Rethinking the information presented on a piece of paper that goes to 10 million customers can have a big impact. Driving the redesign was the desire to use the initiative as a catalyst to help rebuild customer trust in the business. The priority for British Gas was to transform the bill in a way that would move it from being a “demand for money” to a guidepost for saving money.
Part of the design solution boiled down to less is more. We understood that by streamlining the bill’s content and giving it more breathing space, people would feel less threatened and thus be more likely to engage with it. The bigger part was about putting ourselves in the customer’s shoes. Clearly delineated, color-coded sections were organized around the basic questions customers want their bill to answer. Language, too, had to be deconstructed. “Credit” became “We owe you,” “billing periods” became “seasons,” “complaints” (which, in reality, is telling the customer they are a complainer) became “problem solving.”
The bill redesign launch received no additional support, other than the inclusion of an explanatory insert that went out with the first new mailing. The bill was left to stand on its own, therefore, making its approval by customers even more significant.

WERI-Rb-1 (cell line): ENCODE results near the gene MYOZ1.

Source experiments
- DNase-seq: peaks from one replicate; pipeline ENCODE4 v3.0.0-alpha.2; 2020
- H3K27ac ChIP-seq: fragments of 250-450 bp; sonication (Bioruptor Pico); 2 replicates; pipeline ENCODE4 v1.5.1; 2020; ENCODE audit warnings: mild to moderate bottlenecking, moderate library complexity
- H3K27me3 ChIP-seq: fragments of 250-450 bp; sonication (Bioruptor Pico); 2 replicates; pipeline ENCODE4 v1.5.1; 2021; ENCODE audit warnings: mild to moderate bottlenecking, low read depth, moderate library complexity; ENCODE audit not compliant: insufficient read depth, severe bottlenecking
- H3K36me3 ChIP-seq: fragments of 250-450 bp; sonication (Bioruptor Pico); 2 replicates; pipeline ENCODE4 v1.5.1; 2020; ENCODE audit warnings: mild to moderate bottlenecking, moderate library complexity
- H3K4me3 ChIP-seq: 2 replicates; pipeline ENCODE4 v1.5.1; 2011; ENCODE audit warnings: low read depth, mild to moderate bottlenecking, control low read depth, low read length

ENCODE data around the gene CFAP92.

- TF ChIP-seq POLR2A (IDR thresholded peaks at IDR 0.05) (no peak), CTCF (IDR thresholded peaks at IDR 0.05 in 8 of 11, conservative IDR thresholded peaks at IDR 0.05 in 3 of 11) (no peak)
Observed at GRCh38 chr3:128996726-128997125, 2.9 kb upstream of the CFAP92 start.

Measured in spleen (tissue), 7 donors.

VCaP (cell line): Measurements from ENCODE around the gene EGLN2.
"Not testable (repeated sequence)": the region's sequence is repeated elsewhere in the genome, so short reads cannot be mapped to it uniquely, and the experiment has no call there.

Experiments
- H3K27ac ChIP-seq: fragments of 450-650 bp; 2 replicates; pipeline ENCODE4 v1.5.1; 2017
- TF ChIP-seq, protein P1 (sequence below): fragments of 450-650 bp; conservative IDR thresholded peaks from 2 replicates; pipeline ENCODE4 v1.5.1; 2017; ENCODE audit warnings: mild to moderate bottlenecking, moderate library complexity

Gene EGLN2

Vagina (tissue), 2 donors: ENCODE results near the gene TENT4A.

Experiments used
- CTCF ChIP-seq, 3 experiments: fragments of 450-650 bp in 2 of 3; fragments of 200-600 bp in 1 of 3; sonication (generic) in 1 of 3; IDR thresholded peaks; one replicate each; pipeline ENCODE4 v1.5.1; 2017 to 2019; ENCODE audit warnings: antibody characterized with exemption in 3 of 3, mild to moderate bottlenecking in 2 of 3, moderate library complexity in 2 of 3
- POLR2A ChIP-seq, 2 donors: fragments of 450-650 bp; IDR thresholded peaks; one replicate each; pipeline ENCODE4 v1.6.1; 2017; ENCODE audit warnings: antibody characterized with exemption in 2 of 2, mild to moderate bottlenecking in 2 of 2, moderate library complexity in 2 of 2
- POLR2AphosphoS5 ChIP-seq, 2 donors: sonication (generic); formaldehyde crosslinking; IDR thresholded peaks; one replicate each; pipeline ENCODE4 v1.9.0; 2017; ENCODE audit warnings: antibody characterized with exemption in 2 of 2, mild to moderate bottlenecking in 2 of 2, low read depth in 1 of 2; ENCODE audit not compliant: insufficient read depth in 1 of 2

Simplify and seduce
To help navigate our increasingly complex world, we seek out simplicity. But simplification doesn’t, and mustn’t, mean generic, bland or undifferentiated.
Design must create space for joy and seduction. It must find ways to surprise, delight and tickle the senses.
When Starbucks approached us, it had an expanding portfolio of products not derived from coffee, but its identity associated with the word “coffee” had come to define the brand. The issue had become more pronounced as the company expanded into global markets and the brand was increasingly living in third-party locations such as grocery stores. The Starbucks experience had become ubiquitous and needed a way to add the spark back into its loyal customers’ days.